Centre vows to put North West Coast on genomics map at launch
A Liverpool group vowed to make the region a renowned leader in genomic medicine at its launch event on the 27th July.
North West Coast NHS Genomic Medicine Centre, a partnership led by Liverpool Women’s Hospital alongside the North West Coast Academic Health Science Network, Liverpool Health Partners and involving several other NHS Trusts from the region, launched as part of the ‘100,000 Genomes Project’, backed by Prime Minister David Cameron.
Angela Douglas, Programme Director for the group, said: “For the region to be one of only 11 successful bidders to embark on this project is already a massive achievement, and a feather in the cap for the North West Coast, but we want to do so much more than that. With the knowledge and skills contained across all of our various partner organisations, we have a real opportunity to make the North West Coast an internationally recognised centre of excellence and expertise in genomic medicine.”
The ‘100,000 Genomes Project’, a three year project launched by David Cameron, has been designed to tackle the genetic causes of cancer and rare diseases.
Angela Douglas continued: “The challenge of the project will be to embed its outcomes into routine health practice. The genomics community looks forward to working towards meeting that challenge. The project has the potential to transform the future of healthcare. It could improve the prediction and prevention of disease, enable new and more precise diagnostic tests, and allow personalisation of drugs and other treatments to specific genetic variants.”
The initiative involves collecting and decoding 100,000 human genomes – complete sets of people’s genes – that will enable scientists and doctors to understand more about specific conditions.
Professor Sue Hill, Chief Scientific Officer at NHS England, who opened the event, said: “I was delighted to be present at the launch of the North West Coast NHS Genomic Medicine Centre. This marked the start of a transformation journey for the NHS to embed the use of cutting-edge genomic technologies into clinical practice, to improve outcomes for patients . The palpable commitment and enthusiasm of clinical staff, managers and patients to make the North West Coast NHS Genomic Medicine Centre a success was inspirational.”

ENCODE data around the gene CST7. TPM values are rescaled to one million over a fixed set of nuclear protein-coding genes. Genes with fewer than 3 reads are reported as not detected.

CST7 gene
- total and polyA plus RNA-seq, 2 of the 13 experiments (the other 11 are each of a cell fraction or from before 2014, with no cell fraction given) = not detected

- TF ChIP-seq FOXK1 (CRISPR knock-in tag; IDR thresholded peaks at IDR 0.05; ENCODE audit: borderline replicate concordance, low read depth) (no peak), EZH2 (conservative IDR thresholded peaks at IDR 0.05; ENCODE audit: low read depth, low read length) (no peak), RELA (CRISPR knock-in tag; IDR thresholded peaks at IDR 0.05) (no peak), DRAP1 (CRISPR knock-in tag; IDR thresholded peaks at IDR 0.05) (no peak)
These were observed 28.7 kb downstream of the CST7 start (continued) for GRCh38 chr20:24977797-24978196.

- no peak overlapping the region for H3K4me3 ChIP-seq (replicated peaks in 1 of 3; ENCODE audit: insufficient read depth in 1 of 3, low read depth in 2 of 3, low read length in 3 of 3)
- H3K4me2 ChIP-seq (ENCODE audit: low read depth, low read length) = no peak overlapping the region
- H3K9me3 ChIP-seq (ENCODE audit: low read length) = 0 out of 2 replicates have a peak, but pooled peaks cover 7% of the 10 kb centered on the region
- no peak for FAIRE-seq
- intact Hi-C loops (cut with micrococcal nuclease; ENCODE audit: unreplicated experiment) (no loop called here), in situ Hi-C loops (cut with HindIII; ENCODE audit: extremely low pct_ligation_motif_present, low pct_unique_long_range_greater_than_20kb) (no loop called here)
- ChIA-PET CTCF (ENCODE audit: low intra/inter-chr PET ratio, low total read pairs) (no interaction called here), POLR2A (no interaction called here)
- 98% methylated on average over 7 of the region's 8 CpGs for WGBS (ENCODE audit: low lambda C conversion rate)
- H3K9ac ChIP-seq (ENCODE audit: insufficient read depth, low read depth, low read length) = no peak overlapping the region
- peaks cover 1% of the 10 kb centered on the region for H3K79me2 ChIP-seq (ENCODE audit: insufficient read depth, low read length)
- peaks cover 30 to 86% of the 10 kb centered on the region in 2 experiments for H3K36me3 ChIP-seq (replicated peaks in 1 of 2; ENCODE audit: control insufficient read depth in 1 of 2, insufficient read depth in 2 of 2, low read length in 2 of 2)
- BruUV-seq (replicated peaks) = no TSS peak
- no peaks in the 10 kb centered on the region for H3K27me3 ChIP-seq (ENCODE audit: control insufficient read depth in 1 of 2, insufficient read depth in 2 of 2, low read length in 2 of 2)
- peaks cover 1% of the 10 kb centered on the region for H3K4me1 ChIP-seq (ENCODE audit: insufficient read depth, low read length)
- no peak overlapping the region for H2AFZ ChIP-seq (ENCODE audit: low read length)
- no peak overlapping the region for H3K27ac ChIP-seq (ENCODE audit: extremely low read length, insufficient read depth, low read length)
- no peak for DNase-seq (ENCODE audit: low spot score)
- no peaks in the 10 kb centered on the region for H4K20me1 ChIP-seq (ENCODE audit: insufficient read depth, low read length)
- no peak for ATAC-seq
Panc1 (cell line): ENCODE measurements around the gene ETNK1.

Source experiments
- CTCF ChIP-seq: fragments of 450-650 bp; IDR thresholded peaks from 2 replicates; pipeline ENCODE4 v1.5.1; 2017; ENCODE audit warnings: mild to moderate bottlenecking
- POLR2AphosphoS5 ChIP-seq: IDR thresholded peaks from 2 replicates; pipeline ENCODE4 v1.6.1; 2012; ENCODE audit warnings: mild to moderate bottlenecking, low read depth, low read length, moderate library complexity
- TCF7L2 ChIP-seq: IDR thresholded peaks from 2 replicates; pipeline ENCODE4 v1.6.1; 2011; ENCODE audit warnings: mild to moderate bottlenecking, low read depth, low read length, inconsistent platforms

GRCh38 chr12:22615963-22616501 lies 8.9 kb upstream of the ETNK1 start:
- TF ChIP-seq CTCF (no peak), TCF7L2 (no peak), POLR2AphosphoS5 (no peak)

It is anticipated that around 75,000 people will be involved in this project, which will include some patients with life threatening and debilitating disease. North West Coast Genomics Medicine Centre will be recruiting patients with diseases that the group has particular specialist services for, and patients may well be asked if they wish to take part in the coming weeks and months.
Some participating patients will benefit because a conclusive diagnosis can be reached for a rare and inherited disease more quickly, or because a treatment for cancer can be targeted at the particular genetic change that is present in their cancer. But for a number of patients, the benefit will be in the improvement in our knowledge of the influence of genomics on disease and how it is expressed in an individual, how other people can be helped with similar diseases in the future, and how different types of tests can be developed to detect changes beyond the genome.
Life Sciences Minister George Freeman added: “Our understanding of genomics is transforming the landscape for disease diagnosis and medicines research. We want to make the UK the best place in the world to design and discover 21st century medicines which is why we have invested in the 100,000 Genomes Project. We also want to ensure NHS patients benefit which is why we have now selected NHS hospitals to help us sequence genomes on an unprecedented scale and bring better treatments to people with cancers and rare diseases for generations to come.”
View the launch event videos and presentations here